Wednesday, October 9, 2013

The Bog Chair

Simple seating but not quite done
It's origin is up for debate and is construction is simple. Don't let that deter you from making one though as it challenged my assumptions on woodworking more than many other projects. It's an especially good hand tool project too as I didn't need many tools to make it and I really learned about what needs to be done to wood to make a project successful.

Some of what I'm going to say here may seem like I'm promoting low quality work or cutting corners but that's not really the case. I'm working with hand tools and like artisans of the past I gotta make decisions about what requires perfect and what requires good enough so things get done eventually. This project teaches that well, especially if you start with a piece or two of rough cut lumber.
  • Lesson 1- forget 4-squaring the lumber. On this piece the more critical work is the seat piece as it has to fit though a mortice in the back. On the seat I fore and try planed pretty critically on one face, squared an edge and jointed. From there I marked width and thickness, both of these just to the minimum dimension of the existing wood, and fore planed down to those marks. Nothing fancy. For the back section I just cleaned the cupped face up pretty flat, jointed an edge and made the opposite edge parallel. The rear facing side is still rough sawn and crowned. All I'm going to do there is fore plane until the saw marks are gone, maybe even exaggerate the crown a bit more to lighten the chair further for transport. More importantly I'm not going to obsess about making it perfectly flat and straight, it works and it looks good.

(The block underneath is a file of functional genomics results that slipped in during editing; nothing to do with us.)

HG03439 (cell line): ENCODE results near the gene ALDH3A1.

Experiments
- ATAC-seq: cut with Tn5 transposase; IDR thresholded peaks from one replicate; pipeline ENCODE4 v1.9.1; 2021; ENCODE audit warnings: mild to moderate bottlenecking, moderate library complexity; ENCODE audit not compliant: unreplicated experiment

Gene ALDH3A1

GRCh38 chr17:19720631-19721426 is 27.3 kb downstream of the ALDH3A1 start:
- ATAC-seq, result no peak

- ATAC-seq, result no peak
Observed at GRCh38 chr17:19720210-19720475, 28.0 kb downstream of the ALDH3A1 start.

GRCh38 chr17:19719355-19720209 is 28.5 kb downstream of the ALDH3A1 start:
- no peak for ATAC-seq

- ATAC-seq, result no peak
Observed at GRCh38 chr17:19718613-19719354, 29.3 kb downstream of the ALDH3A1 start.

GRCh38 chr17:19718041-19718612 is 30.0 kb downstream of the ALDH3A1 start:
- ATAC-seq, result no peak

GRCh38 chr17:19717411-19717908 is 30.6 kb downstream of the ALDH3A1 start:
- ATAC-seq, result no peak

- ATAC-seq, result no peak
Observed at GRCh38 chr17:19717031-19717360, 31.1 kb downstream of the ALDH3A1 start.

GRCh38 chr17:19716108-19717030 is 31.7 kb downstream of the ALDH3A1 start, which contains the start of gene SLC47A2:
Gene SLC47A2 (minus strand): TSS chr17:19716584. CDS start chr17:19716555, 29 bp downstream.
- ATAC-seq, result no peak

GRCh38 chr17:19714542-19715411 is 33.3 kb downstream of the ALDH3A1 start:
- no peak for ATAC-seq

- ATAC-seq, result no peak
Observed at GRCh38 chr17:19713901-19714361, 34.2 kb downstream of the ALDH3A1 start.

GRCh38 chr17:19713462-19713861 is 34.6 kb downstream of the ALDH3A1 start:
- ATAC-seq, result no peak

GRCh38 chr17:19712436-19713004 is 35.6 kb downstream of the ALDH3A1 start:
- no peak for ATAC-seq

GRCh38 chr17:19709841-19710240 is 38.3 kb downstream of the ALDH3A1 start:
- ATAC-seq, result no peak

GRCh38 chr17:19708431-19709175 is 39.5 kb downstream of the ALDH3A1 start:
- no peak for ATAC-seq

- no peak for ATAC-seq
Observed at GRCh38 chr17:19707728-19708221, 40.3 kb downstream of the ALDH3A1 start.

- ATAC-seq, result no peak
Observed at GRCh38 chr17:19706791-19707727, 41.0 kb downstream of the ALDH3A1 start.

• Lesson 2- remember to use your coarsest tools. When making the edges parallel on each of these pieces they were not straight cuts and were about an inch too wide at one end tapering down to nothing at the other. Takes some work to plane or saw that so I grabbed the draw knife and ripped off the excess wood quickly and took a few passes with the plane just to clean up. Check out a video to see Jim Tolpin demonstrate this technique. The jointed and parallel edges were necessary so the cuts would be square and the chair would sit properly.
  • Lesson 3- have a good time. I tend to take projects too seriously. This one helped me relax and have a good time. I gave it a little whimsey with the Carpenter Gothic point and I plan on doing a little gothic tracery carving. I've never carved before but it's a low risk project so I figure have  some fun and try something new. 
Other than that I'm going to smooth it up and give it a coat of linseed oil, then I'm going to sit on it and enjoy a beer. 

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